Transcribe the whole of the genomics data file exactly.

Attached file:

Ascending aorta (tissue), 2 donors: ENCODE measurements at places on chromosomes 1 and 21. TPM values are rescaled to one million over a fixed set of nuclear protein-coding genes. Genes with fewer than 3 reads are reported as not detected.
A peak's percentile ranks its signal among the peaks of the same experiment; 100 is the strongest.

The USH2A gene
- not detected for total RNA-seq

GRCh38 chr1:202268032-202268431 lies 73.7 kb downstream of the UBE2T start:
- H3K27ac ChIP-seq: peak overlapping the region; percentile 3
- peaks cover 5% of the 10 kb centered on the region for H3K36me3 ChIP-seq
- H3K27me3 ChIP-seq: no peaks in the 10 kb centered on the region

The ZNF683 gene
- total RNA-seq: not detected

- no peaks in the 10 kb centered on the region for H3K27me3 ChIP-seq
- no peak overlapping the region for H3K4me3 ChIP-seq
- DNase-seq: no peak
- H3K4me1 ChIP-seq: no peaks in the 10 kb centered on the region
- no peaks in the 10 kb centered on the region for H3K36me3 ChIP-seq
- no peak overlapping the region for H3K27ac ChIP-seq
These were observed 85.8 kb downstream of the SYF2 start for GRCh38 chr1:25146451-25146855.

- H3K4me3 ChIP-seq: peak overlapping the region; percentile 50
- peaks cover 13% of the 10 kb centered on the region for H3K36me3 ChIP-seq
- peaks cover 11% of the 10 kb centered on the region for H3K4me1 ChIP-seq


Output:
Ascending aorta (tissue), 2 donors: ENCODE measurements at places on chromosomes 1 and 21. TPM values are rescaled to one million over a fixed set of nuclear protein-coding genes. Genes with fewer than 3 reads are reported as not detected.
A peak's percentile ranks its signal among the peaks of the same experiment; 100 is the strongest.

The USH2A gene
- not detected for total RNA-seq

GRCh38 chr1:202268032-202268431 lies 73.7 kb downstream of the UBE2T start:
- H3K27ac ChIP-seq: peak overlapping the region; percentile 3
- peaks cover 5% of the 10 kb centered on the region for H3K36me3 ChIP-seq
- H3K27me3 ChIP-seq: no peaks in the 10 kb centered on the region

The ZNF683 gene
- total RNA-seq: not detected

- no peaks in the 10 kb centered on the region for H3K27me3 ChIP-seq
- no peak overlapping the region for H3K4me3 ChIP-seq
- DNase-seq: no peak
- H3K4me1 ChIP-seq: no peaks in the 10 kb centered on the region
- no peaks in the 10 kb centered on the region for H3K36me3 ChIP-seq
- no peak overlapping the region for H3K27ac ChIP-seq
These were observed 85.8 kb downstream of the SYF2 start for GRCh38 chr1:25146451-25146855.

- H3K4me3 ChIP-seq: peak overlapping the region; percentile 50
- peaks cover 13% of the 10 kb centered on the region for H3K36me3 ChIP-seq
- peaks cover 11% of the 10 kb centered on the region for H3K4me1 ChIP-seq